Negotiating compensation is all about leverage. For the past five years, financial services employees haven’t had much of it, and for good reason. Banks and other financial firms have been doing more firing than hiring, making it difficult for job seekers to find work at a price tag that they believe is equitable.
The landscape has changed in recent months though. While firms still aren’t hiring in droves, many are starting to add talent in pockets. If you have the right skillset and are capable of eliciting demand from hiring managers, you no longer need to fear asking for a bit more. The fact is, the person sitting across from you is probably expecting it.
A recent survey found that nearly half of all candidates accept the first job offer without negotiating, despite the fact that 45% of employers are willing to haggle over salary. A separate study that focused solely on finance workers found similar results. Employers are more willing to negotiate salary (39%) over supplementary benefits like employee development (14%), vacation time (11%), flex-time (11%), device benefits (7%) and title (4%).
For some, saying “yes” to the first offer is likely a smart decision. Others who have more leverage may want to think about playing hardball when it comes to compensation and benefits. We reached out to some Wall Street experts to find out what types of workers are well-positioned to negotiate and who should just nod their head and say thank you.
Just Say Yes!
If You’re Unemployed: Perhaps the best leverage one can have in salary negotiations is a full-time job. Unless you’re a former big-wig who’s on gardening leave, aggressively negotiating salary while unemployed can be a dangerous move, said Richard Lipstein, managing director at Gilbert Tweed Associates. Studies confirm that companies still prefer to hire passive candidates who are gainfully employed.
One possible exception is Cantor Fitzgerald. The brokerage firm said earlier this summer that it is looking to take advantage of the talent made available by mass layoffs at bulge bracket banks.
If You’re Right Out of School: Wall Street is getting younger, but the pool of candidates is still much larger than the number of open seats. Moreover, most top banks have fairly rigid salary guidelines for associates coming out of an MBA program, for instance. You’re more likely to burn bridges than earn more compensation. In investment banking in particular, compensation often “is what it is” for fresh hires, Lipstein said.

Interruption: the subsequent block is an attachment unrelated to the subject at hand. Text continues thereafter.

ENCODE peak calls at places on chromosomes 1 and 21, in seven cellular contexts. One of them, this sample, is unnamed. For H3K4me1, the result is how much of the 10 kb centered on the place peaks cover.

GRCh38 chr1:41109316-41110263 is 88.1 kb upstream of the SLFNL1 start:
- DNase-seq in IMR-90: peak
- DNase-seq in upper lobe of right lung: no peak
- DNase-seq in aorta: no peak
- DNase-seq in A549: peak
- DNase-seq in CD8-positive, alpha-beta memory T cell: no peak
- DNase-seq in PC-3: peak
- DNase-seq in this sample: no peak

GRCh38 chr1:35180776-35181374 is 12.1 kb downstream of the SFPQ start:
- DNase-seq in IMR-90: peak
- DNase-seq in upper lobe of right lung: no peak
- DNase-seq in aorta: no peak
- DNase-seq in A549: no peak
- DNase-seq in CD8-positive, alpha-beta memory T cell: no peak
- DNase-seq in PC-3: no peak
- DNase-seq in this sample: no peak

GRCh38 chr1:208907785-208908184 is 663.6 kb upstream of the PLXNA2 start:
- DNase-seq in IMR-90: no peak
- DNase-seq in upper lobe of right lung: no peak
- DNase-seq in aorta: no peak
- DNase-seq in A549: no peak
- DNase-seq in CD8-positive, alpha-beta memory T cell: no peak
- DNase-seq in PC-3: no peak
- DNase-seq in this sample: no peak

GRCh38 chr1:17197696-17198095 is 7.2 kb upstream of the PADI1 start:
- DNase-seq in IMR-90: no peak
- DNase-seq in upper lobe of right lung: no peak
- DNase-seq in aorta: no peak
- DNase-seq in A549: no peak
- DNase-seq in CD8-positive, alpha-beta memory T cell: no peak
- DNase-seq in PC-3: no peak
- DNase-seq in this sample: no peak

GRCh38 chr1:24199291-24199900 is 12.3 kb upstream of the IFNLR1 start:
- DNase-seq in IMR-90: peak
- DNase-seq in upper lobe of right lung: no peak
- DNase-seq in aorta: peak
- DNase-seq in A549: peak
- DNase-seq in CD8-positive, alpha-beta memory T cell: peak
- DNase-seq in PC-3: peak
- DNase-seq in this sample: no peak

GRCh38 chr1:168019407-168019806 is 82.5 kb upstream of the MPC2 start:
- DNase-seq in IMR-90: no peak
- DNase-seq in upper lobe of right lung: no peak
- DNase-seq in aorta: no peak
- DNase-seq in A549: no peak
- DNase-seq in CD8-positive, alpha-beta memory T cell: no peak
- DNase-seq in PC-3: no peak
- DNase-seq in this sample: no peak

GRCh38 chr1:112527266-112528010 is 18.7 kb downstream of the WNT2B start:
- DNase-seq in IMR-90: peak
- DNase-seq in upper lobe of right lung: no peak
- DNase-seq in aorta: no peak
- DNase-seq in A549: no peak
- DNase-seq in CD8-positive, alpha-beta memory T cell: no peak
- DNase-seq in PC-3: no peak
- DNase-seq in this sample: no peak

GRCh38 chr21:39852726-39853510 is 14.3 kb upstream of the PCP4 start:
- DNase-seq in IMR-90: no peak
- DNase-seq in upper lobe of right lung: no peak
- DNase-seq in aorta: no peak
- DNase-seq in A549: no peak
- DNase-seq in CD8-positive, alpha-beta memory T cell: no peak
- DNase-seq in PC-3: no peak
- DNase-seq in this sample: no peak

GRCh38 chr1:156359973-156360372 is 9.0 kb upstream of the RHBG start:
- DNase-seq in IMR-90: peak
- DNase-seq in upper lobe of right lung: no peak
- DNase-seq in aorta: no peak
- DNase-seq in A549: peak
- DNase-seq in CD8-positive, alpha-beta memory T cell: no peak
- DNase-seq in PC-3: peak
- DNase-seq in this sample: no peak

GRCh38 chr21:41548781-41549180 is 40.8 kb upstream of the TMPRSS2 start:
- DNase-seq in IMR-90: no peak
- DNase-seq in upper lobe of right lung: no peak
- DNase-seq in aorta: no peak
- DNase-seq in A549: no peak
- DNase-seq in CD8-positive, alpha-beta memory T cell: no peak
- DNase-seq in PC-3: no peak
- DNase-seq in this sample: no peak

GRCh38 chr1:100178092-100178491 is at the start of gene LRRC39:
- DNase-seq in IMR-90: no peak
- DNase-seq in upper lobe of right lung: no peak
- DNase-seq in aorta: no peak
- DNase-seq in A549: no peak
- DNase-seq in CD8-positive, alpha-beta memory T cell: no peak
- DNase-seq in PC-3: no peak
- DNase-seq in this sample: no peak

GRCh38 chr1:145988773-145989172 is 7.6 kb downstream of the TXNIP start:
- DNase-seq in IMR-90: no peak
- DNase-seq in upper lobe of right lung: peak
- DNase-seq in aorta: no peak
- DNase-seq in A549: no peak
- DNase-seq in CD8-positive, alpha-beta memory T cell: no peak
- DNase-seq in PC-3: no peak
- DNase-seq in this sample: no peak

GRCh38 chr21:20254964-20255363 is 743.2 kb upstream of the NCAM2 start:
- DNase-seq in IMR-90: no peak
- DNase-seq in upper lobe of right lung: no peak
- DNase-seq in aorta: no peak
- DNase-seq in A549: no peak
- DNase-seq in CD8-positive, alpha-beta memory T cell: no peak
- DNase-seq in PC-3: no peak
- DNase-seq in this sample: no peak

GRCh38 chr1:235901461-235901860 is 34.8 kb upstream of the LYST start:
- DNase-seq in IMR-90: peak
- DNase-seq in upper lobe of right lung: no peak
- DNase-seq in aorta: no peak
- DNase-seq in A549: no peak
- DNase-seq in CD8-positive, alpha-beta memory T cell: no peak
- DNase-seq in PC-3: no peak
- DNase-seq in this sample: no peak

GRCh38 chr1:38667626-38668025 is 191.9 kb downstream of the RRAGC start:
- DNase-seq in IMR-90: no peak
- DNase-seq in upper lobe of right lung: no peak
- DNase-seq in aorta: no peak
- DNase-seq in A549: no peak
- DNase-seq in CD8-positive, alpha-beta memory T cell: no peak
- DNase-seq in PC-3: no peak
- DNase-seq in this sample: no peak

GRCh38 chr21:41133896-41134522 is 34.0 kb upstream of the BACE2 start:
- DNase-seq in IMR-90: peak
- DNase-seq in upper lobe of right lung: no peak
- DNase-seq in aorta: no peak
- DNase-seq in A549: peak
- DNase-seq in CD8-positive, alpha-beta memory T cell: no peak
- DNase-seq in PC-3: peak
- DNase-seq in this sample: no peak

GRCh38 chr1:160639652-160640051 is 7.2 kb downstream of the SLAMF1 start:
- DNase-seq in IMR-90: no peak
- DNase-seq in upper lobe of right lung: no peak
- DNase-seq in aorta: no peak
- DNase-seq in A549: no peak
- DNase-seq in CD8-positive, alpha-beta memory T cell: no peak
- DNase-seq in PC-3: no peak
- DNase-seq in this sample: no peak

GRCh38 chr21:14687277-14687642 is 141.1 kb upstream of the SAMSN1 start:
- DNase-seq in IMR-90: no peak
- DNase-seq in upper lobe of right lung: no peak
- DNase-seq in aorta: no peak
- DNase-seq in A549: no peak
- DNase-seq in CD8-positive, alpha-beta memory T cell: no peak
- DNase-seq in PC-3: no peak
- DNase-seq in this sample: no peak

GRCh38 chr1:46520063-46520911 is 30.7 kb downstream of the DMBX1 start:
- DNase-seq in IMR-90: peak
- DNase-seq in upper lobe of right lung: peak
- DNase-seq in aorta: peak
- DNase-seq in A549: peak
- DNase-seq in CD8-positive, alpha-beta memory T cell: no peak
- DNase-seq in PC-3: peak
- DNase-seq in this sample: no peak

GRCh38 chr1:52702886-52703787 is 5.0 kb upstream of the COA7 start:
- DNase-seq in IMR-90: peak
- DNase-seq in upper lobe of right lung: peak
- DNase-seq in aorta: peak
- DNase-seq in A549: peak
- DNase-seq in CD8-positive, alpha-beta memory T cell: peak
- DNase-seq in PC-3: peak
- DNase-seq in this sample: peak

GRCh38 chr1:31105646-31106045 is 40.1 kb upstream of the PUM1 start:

If You’re Changing Roles/Industries: If you are looking to move from the buy side to the sell side or from investment banking to asset management, you’ll be hard-pressed finding a suitor who is willing to go through heavy negotiations, said Lipstein. When you’re biggest asset is your potential – not your experience – tread lightly.
If You’re Applying to Goldman Sachs: “Have a benchmark to presume what the position will bear,” said Roy Cohen, career coach and author of The Wall Street Professional’s Survival Guide. And know the firm in question. “Goldman Sachs, for instance, will tell you to go take a hike” if you press them too much, Cohen said. “They’re not as receptive to negotiation.”
If you’re thinking about pushing back on an offer, make sure you’re not in one of the situations identified above. If you’re currently working and have sufficient experience, here are a few situations where you should feel confident pushing back on an offer.
Wealth Management: Now is as good a time as any to elicit a big offer in wealth management, if of course you have the book of business. Bulge bracket banks that are pulling resources from riskier business units are investing heavily in financial advisors and private bankers. Wells Fargo, Morgan Stanley and Merrill Lynch are all hiring, as are smaller firms that are seeing their best talent poached.
For superstars, some firms are paying advisors an upfront payment worth 125% of the revenue they generated during the last 12 months, said Paul Werlin president of Human Capital Resources, a Florida-based financial services recruiting firm. “We’re seeing deals and money that we have never seen before,” said Werlin. “It’s never been as competitive for bottom-end players.”
If you are going to leave, now is as good a time as any. A new regulation requiring financial advisors to disclose signing bonuses to clients is on its way. Successful private bankers, meanwhile, are well-positioned to negotiate base and bonus.
Associate Research Analysts: “They’re in great demand on the equity side,” Lipstein said of junior research analysts at top banks. They’re being recruited by other bulge brackets banks as well as by asset managers that want to hire someone with the analytical and writing skills but not an excess of “sell side” experience, he said.
Hedge funds/traders: It’s pretty simple. If you’re outperforming the S&P, you likely have leverage. If you’re not, well, you get the idea. Employees in particular demand include those working at successful activist investment firms as well as smaller houses specializing on MLP strategies and even macro funds. Those firms are actively looking for talent.